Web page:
This study was conducted to examine the importance of the concept of a good death and the contributing factors from the perspectives of family caregivers of advanced cancer patients. This descriptive and cross-sectional study, conducted with 182 family caregivers, were collected using a questionnaire form and the “Good Death Scale”. The number and percentage distribution, multiple linear regression were used evaluation of data. The total score of the Good Death Scale was 62.65 ± 4.60. The factors contributing to the importance of the concept of a good death were determined as the presence of chronic disease; the type of treatment given to the patient; the presence of another family member who was previously diagnosed with cancer; the presence of a family member who has died of cancer and previously caregiving to a terminally ill family member. This study revealed that the concept of a good death is seen as very important.
Background: Palliative care is a modality of treatment that addresses physical, psychological and spiritual symptoms. Dignity therapy, a form of psychotherapy, was developed by Professor Harvey Chochinov, MD in 2005.The aim of the study was to assess the effect of one session of dignity therapy on quality of life in advanced cancer patients.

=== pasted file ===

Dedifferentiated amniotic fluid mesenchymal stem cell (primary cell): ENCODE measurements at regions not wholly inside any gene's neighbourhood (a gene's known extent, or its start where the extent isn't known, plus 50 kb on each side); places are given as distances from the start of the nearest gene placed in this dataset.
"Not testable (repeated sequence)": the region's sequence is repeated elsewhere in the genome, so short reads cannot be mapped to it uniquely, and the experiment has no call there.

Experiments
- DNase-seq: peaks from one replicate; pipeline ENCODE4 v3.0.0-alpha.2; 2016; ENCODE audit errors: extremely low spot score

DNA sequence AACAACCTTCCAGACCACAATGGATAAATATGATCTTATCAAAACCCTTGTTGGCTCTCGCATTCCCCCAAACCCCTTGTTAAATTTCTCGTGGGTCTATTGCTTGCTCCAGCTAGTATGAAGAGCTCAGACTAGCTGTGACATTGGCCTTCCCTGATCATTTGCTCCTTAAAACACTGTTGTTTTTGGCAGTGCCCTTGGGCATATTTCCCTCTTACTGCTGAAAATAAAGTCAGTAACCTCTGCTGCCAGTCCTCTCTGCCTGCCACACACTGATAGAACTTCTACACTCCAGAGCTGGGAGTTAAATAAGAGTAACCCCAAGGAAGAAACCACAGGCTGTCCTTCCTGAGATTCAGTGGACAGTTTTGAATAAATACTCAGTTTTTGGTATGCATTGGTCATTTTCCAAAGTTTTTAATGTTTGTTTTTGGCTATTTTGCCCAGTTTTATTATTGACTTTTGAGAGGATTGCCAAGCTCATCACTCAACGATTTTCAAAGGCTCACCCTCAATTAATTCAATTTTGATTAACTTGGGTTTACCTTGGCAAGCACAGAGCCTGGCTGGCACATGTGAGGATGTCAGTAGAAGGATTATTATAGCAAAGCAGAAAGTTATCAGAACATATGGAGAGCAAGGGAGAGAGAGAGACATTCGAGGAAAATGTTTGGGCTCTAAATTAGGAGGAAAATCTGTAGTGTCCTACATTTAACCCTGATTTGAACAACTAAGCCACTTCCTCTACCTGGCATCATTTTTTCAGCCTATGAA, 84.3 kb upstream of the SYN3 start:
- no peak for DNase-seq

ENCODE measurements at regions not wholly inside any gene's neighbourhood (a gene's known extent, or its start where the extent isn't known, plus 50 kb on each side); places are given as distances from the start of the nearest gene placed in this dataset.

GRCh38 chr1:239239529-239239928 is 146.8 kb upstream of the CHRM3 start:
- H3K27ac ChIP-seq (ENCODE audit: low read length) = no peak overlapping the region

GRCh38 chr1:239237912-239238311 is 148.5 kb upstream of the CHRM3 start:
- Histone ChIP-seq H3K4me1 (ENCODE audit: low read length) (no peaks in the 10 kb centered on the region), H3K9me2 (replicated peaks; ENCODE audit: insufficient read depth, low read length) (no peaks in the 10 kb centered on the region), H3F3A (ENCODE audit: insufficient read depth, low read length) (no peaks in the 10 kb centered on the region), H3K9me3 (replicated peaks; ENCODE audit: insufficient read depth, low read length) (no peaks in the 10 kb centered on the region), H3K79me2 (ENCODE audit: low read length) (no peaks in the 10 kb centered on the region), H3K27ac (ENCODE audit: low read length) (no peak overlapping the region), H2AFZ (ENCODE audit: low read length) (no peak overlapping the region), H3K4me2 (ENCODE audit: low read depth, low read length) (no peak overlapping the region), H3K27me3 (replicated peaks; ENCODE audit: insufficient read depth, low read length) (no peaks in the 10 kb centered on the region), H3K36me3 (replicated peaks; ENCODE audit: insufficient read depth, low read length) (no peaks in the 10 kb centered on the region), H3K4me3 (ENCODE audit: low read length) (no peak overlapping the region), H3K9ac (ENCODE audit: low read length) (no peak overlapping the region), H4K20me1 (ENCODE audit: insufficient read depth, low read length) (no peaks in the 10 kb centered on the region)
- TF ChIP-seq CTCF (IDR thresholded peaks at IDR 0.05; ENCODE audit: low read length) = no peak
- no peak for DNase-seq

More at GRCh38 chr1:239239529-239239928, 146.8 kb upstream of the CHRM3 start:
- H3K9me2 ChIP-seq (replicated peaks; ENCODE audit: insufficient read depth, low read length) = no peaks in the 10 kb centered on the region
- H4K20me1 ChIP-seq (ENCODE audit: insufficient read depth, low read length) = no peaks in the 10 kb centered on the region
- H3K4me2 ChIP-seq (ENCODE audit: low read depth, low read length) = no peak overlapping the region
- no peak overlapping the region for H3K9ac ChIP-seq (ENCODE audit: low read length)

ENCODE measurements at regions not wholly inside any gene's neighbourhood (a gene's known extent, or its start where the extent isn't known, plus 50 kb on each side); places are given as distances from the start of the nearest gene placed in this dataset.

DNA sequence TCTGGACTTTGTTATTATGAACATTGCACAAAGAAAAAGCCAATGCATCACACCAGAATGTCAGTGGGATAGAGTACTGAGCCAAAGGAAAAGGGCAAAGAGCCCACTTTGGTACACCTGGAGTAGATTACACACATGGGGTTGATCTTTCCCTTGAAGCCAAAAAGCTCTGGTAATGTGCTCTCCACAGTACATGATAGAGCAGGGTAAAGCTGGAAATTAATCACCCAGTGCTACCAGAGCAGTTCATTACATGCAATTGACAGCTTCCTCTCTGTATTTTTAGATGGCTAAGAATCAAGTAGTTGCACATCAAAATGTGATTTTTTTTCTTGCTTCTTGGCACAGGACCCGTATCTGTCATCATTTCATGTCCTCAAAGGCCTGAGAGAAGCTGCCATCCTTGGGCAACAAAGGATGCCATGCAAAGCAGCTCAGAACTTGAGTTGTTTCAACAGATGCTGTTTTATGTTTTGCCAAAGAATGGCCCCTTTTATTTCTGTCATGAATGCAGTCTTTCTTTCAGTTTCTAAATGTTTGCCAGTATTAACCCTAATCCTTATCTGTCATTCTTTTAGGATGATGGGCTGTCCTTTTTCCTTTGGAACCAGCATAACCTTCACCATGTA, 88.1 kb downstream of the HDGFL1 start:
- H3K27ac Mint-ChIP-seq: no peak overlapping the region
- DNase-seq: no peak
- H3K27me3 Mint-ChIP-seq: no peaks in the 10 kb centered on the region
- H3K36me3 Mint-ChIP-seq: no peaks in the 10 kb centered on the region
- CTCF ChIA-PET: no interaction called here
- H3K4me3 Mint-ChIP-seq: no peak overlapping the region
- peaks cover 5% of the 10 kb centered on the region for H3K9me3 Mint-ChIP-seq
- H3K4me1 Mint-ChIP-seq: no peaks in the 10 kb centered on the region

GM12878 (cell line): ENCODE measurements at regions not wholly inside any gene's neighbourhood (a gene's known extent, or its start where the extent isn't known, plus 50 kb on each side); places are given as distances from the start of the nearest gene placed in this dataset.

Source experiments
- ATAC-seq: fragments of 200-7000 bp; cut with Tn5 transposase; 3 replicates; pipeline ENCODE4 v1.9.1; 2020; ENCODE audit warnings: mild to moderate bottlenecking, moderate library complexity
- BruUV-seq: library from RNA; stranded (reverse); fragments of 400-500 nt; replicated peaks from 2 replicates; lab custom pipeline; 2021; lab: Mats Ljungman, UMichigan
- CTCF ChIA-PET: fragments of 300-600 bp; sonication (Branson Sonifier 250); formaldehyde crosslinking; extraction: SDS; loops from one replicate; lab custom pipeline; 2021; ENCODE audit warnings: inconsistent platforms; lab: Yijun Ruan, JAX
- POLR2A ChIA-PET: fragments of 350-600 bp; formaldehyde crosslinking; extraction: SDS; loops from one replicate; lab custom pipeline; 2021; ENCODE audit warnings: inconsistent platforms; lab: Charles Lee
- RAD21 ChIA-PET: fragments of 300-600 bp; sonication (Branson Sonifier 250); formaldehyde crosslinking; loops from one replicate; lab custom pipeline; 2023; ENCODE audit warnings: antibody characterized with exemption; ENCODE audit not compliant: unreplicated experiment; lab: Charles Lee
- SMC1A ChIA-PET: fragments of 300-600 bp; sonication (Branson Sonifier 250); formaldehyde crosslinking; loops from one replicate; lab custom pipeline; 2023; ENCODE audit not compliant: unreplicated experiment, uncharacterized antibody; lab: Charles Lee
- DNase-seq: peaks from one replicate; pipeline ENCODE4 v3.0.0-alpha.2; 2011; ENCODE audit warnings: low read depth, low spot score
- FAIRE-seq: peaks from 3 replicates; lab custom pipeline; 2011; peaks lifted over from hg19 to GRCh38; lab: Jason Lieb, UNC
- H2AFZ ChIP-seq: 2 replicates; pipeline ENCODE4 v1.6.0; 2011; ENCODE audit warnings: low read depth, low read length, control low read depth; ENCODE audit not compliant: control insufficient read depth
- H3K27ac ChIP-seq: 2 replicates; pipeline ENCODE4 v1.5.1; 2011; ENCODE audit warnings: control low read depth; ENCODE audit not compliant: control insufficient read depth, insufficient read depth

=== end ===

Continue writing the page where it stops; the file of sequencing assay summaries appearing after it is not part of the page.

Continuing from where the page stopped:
Methods: This was a randomized control trial of 144 patients (72 in each arm) randomized into group 1 (intervention arm) and group 2 (control arm). Baseline ESAS scores were determined in both arms following which group 1 received Dignity therapy while Group 2 received usual care only. Data collected was presented as printed (Legacy) documents to group 1 participants. These documents were a summary of previous discussions held. Post intervention ESAS scores were obtained in both groups after 6 weeks. Analysis was based on the intention to treat principle and descriptive statistics computed. The main outcome was symptom distress scores on the ESAS (summated out of 100 and symptom specific scores out of 10). The student T-test was used to test for difference in ESAS scores at follow up and graphs were computed for common cancers and comorbidities.